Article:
Grim winter ... bonuses are being cut and job numbers slashed. Photo: Bloomberg
THE scale of the City of London's demise has been laid bare by figures that show the number of frontline workers in the banking industry has fallen to an eight-year low.
The number of "approved" staff working in the financial services industry has fallen to just under 152,000, the lowest since 2004.
Analysis of the Financial Service Authority's database by corporate finance boutique IMAS, shows that people employed in frontline jobs by banks have fallen by nearly 20,000 since the financial crisis from a peak of about 170,000 in mid-2007.
The collapse of City job numbers shows no signs of slowing and is likely to accelerate, according to separate research from Deutsche Bank, which warned that investment banks could cull up to 7 per cent of their staff this year.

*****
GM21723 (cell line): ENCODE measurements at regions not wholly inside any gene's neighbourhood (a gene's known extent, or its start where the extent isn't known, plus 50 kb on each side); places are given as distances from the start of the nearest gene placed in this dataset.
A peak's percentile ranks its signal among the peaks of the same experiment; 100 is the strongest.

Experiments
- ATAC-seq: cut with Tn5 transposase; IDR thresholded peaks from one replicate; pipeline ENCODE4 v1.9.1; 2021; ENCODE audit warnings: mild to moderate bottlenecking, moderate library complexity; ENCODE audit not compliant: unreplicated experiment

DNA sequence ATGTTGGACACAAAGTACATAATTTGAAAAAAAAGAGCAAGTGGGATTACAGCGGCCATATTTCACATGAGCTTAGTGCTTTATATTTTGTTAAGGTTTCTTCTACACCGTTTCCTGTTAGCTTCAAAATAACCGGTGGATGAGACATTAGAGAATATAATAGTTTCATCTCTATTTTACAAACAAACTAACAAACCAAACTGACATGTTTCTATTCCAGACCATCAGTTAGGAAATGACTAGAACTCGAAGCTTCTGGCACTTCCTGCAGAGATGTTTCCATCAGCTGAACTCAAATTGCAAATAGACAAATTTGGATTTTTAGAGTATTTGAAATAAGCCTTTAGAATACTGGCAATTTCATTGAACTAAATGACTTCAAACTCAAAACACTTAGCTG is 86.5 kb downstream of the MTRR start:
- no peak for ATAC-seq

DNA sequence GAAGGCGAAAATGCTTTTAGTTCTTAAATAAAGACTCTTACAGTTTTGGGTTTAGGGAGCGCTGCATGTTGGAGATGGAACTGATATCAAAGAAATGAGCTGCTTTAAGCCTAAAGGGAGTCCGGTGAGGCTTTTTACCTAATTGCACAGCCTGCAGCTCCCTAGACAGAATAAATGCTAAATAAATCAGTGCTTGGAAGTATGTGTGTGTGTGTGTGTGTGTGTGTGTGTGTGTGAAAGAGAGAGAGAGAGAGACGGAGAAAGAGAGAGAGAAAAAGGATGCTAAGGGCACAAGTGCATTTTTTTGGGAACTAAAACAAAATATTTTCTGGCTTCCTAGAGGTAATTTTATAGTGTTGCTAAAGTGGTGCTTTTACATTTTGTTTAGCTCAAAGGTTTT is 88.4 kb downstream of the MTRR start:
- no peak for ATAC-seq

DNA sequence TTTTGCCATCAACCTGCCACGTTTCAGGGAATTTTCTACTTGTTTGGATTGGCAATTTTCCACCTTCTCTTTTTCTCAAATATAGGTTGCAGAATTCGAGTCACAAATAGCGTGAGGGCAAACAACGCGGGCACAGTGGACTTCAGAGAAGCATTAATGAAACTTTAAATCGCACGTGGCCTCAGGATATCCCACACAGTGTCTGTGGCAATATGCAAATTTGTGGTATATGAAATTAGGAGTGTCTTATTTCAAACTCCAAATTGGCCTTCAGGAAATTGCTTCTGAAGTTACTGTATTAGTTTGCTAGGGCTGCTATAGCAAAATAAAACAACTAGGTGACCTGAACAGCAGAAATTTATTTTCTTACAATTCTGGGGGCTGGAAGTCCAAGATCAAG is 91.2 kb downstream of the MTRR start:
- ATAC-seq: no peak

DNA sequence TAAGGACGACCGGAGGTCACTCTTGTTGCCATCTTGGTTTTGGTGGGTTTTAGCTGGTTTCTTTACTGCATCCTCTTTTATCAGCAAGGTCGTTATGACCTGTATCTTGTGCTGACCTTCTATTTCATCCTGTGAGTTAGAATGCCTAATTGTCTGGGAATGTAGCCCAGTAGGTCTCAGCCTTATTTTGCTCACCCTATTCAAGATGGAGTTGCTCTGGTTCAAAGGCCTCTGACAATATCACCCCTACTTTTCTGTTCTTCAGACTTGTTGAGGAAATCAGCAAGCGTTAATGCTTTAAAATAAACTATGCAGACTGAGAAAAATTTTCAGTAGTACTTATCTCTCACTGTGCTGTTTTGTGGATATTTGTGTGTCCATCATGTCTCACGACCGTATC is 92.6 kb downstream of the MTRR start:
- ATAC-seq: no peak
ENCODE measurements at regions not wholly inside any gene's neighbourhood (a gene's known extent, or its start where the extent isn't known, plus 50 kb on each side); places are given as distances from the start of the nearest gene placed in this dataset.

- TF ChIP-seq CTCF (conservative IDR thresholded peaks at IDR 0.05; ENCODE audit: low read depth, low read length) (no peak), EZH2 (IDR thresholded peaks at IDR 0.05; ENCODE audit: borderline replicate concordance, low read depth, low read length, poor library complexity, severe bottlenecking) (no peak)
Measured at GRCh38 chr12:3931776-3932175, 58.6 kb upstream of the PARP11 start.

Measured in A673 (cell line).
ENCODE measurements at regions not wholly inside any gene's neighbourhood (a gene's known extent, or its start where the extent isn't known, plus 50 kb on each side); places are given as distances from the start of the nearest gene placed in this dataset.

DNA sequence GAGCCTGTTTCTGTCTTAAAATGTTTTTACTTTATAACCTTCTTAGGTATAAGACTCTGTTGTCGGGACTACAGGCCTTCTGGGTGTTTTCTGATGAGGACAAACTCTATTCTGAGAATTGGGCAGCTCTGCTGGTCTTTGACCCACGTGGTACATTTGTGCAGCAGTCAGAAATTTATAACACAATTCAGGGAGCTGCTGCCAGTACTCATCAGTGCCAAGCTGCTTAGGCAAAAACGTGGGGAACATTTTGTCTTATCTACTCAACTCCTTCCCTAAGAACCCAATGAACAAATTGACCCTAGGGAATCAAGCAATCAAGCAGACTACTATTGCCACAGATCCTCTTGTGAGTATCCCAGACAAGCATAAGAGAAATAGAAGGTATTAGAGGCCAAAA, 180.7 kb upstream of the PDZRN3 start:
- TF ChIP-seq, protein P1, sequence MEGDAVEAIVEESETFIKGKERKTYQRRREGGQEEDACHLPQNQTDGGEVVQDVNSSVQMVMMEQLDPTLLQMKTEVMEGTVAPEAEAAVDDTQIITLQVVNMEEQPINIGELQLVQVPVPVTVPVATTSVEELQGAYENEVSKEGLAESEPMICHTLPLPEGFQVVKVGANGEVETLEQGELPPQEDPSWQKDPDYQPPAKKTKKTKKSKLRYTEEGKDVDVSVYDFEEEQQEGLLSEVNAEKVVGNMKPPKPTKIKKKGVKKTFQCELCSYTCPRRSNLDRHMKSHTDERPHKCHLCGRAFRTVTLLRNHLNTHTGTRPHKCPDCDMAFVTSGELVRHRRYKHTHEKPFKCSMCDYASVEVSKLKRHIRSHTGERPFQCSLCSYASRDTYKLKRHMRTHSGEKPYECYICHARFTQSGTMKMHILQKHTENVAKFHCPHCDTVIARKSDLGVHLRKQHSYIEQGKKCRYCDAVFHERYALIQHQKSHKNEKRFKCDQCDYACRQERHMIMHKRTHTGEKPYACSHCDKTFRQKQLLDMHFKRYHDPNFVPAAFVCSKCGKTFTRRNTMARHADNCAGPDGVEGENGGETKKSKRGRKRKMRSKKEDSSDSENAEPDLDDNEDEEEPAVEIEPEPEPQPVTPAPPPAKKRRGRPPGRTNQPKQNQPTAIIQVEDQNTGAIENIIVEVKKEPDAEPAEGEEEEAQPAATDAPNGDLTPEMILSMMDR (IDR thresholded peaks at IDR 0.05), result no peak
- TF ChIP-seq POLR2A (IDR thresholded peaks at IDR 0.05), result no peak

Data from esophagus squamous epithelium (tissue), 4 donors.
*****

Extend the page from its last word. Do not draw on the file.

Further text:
Deutsche Bank said it was "conservatively" estimating a 25 per cent peak-to-trough reduction in staff numbers and that the cuts seen so far were just the start of a more severe reduction in staff numbers.
"Most cost-cutting in the last 18 months has been shedding headcount added in the mini-bull market of late 2009 and early 2010. Only in [the second half of last year] has true cost reduction gathered momentum," said the bank.
City headhunters say the cull in frontline jobs is likely to come hand-in-hand with far lower bonuses for most staff. Veni Partners, a recruitment firm, estimates bonuses will be down 30 per cent on last year and the message from banks to staff was that "this year, your job is your bonus".
With lower bonuses and job cuts on the horizon, an increasing number of bankers are opting to leave the City and start their own consultancy or take jobs in the corporate sector, often working for former clients.